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Terms in this set (107)

Triple Response mechanism: For example, if we were talking about ethylene which is produced when a seedling tip pushes against an obstacle, the production of ethylene induces a triple response which causes the stem elongation to be slowed and the stem thickens and grow horizontally. When the ethylene wears, off then the plant will resume in growing vertically.
Apoplastic and Symplastic routes: These are the two main ways of water transport in plants. When looking at apoplastic routes, water and minerals move up the stem in the apoplast. It goes from the root hair to the xylem. It is made up of more nonliving components which is why this way of transport is least affected by the state of the plant. Syplastic routes on the other hand have to do with a pathway of ions and water which is created by the symplast. Symplatic routes have to do with living components and tend to be slower in comparison. The metabolic state has a impact on the flow of water since it does have living components.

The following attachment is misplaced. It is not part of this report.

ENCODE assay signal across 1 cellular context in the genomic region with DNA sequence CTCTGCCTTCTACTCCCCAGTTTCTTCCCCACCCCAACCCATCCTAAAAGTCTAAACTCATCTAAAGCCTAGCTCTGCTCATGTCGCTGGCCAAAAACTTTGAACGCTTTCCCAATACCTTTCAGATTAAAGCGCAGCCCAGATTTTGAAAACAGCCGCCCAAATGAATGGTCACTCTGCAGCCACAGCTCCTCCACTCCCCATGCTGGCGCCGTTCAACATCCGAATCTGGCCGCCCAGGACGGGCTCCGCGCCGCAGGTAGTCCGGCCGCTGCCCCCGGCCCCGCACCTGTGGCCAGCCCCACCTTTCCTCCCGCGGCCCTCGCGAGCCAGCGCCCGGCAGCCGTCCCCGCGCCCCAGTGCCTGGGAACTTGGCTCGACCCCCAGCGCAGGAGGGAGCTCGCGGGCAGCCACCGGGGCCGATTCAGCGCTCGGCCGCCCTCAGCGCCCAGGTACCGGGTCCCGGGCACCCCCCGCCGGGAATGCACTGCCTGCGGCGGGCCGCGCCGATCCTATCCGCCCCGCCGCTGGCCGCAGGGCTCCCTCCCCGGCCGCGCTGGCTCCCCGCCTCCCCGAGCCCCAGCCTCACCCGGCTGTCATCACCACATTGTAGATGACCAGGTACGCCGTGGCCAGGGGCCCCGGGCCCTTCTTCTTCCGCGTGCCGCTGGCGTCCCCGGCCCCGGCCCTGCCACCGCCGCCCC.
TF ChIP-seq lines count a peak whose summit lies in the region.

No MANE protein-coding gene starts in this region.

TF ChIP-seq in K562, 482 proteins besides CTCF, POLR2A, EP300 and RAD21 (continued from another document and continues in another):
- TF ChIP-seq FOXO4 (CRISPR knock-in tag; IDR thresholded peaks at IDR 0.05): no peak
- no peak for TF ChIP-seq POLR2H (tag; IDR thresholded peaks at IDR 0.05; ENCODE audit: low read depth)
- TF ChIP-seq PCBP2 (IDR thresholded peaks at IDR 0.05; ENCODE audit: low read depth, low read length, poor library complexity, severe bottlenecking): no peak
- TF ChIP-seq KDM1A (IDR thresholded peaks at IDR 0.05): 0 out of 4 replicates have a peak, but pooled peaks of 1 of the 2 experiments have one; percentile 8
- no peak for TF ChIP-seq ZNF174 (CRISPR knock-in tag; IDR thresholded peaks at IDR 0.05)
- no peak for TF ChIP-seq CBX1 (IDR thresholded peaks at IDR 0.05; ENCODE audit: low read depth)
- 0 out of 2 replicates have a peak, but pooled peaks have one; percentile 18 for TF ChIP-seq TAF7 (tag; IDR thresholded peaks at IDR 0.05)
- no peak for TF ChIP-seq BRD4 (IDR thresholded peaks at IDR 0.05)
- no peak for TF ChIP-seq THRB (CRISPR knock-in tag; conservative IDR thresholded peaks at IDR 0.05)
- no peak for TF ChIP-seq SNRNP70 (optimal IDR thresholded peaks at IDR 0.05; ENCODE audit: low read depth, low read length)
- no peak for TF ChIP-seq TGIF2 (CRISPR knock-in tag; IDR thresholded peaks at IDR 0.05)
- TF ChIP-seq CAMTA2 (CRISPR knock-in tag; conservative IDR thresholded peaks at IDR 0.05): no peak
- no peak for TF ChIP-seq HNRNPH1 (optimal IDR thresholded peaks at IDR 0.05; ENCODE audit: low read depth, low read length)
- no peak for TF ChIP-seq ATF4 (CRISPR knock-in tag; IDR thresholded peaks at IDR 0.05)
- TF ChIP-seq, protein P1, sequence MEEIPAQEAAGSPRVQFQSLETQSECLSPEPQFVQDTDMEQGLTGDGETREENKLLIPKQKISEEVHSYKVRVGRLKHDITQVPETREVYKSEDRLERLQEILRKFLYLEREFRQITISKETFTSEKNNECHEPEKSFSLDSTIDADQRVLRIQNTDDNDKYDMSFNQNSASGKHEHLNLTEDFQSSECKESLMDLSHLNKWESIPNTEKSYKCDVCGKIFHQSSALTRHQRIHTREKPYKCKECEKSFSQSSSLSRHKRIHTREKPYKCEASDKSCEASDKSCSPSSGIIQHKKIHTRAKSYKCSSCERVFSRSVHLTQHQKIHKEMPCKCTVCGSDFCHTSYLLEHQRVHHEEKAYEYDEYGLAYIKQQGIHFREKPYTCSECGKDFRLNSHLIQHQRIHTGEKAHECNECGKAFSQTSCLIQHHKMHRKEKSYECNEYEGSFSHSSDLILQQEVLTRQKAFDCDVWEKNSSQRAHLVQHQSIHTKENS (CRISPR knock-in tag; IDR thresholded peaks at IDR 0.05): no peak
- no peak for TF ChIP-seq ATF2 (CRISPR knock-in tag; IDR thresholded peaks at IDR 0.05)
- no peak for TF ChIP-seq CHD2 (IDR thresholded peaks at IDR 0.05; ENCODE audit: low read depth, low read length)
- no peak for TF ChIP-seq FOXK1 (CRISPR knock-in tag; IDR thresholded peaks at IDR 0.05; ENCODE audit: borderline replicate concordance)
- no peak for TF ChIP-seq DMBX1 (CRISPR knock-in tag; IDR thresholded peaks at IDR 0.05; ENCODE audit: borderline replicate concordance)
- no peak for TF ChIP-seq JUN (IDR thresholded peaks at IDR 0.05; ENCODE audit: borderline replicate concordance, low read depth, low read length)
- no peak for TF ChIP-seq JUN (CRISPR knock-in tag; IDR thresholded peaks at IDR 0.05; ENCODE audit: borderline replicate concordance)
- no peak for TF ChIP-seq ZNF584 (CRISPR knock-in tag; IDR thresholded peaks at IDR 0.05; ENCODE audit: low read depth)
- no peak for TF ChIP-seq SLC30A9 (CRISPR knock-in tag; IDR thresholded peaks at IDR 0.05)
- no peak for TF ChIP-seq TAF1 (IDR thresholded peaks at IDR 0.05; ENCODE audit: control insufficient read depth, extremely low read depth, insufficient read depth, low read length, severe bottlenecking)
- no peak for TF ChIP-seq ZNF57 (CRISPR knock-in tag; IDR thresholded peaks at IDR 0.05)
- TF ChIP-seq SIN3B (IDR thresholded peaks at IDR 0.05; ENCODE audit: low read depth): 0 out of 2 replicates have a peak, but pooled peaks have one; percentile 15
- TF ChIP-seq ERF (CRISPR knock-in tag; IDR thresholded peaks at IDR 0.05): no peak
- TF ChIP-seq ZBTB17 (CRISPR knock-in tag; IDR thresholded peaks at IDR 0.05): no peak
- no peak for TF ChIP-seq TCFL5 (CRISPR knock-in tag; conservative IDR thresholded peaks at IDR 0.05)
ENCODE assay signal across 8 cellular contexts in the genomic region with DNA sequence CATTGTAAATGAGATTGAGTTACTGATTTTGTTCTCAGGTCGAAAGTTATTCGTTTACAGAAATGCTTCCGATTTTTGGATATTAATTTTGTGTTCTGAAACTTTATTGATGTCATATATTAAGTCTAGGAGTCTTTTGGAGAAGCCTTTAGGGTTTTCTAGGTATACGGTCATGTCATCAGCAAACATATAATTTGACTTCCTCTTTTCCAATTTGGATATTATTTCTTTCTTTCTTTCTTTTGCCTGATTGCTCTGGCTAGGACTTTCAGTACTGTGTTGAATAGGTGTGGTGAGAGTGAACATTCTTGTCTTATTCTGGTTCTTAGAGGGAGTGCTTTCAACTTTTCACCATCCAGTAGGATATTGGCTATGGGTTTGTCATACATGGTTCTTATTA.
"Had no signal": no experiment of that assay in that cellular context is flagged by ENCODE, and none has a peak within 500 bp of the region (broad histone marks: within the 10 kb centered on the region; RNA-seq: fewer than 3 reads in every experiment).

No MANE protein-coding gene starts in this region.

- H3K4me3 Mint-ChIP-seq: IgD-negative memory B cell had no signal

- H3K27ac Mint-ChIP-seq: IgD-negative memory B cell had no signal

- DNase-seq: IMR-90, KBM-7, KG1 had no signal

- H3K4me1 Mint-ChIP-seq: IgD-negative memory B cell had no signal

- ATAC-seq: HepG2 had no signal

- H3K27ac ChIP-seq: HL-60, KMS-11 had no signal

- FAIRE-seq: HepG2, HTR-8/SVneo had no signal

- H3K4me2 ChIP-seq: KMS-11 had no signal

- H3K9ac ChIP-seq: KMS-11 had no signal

Acid growth hypothesis: This hypothesis is a theory that explains the expansion dynamics of cells and organs in plants. The naturally ocurring plant hormone auxin, (AAI) that we studied this last chapter produces a H+ proton in the apoplast. It has been studied a lot and the molecular mechanisms and effects of auxin have been thoroughly researched. Auxin stimulates proton pumps in the plasma membrane. Proton pumps then move H+ into the cell which lowers the pH in the cell wall. This lowering of pH activates expansions which loosens the fabric of the cell wall. An osmotic uptake of water then increases the turgor pressure which enables the cell wall to elogate.